Brass is a versatile metal commonly used for various household and industrial applications. It’s strong, durable, and relatively inexpensive. However, it does have one major disadvantage—brass tarnishes quickly. Depending on exposure to air or moisture, brass can start to look dull in as little as a few days. This blog post will explore what causes brass to tarnish and how fast it happens.
What Causes Brass to Tarnish?
Tarnishing is when metals exposed to air and moisture oxidize, resulting in surface discolouration. This oxidation can cause the brass to take on an orange-brown hue, making it look not very interesting and aged over time. Tarnishing occurs when oxygen combines with the copper found in brass; this causes a thin layer of corrosion to form on the metal’s surface, which gives it that distinctive colour change. The more exposure brass has to air or moisture, the faster it will tarnish.
Factors That Affect Tarnishing Speed
The rate at which brass tarnishes depends mainly on environmental factors such as humidity levels, temperature, and air quality. If you live in an area with high levels of humidity or pollution, your brass items may show signs of tarnishing much faster than those kept in a dryer environment with cleaner air quality. Additionally, if you use your brass items frequently (i.e., doorknobs), they are likely to tarnish more quickly due to increased contact with air and moisture from your hands.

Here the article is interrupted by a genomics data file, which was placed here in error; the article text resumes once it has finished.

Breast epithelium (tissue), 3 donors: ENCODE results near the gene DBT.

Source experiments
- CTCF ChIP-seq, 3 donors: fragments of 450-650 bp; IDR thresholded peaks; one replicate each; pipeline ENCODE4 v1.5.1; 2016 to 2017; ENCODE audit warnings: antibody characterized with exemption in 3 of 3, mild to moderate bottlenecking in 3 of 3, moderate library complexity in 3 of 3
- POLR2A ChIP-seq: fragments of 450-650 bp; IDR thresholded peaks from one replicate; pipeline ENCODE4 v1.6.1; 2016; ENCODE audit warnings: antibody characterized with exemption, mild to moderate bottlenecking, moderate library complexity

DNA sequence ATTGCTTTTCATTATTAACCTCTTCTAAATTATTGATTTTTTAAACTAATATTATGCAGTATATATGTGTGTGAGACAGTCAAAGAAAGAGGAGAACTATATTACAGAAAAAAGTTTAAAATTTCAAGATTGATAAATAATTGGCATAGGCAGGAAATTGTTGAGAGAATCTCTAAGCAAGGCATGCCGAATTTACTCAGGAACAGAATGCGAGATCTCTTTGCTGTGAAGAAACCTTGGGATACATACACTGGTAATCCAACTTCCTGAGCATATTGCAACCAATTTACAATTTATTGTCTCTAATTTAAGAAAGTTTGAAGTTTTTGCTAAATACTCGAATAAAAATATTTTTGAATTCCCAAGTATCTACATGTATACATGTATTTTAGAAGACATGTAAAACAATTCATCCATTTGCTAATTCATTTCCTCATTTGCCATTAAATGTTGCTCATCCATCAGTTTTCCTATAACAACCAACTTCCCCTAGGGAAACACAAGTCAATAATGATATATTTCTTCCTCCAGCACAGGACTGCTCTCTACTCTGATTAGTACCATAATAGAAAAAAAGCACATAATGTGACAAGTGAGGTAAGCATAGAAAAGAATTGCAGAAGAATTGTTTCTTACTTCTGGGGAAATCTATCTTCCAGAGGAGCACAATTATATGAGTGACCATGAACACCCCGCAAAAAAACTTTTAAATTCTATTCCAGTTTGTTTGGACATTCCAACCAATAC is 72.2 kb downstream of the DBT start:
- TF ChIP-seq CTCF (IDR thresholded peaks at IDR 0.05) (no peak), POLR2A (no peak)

How Can You Prevent Tarnishing?
Fortunately, there are several steps you can take to protect your brass items from discolouration caused by oxidation and tarnish. One option is to apply a clear coat of lacquer or paint over the item; this will prevent oxygen from reaching the metal’s surface and reduce its chance of becoming dull over time. Additionally, you can minimize exposure by wiping down your brass items regularly with a soft cloth dampened with soapy water; this will help remove any dirt or dust particles that could speed up the tarnishing process if left unchecked. Finally, avoid storing your brass items in damp areas such as basements or garages; instead, opt for dry rooms like closets or pantries where temperatures remain consistent throughout the year.
When exposed to air or moisture for extended periods, brass will begin to take on an orange-brown hue caused by oxidation of its copper content—this is known as tarnishing. The rate at which this happens depends largely on environmental factors such as humidity levels, temperature, and air quality. Fortunately, there are several steps you can take to protect your brass items from discolouration, including applying a clear coat lacquer, wiping them down regularly, and avoiding storage in damp areas. Taking these precautions now will ensure that your prized possessions won’t succumb too quickly to the too-dreaded dulling effect of tarnish!
A passionate metal industry expert and blogger. With over 5 years of experience in the field, Palak brings a wealth of knowledge and insight to her writing. Whether discussing the latest trends in the metal industry or sharing tips, she is dedicated to helping others succeed in the metal industry.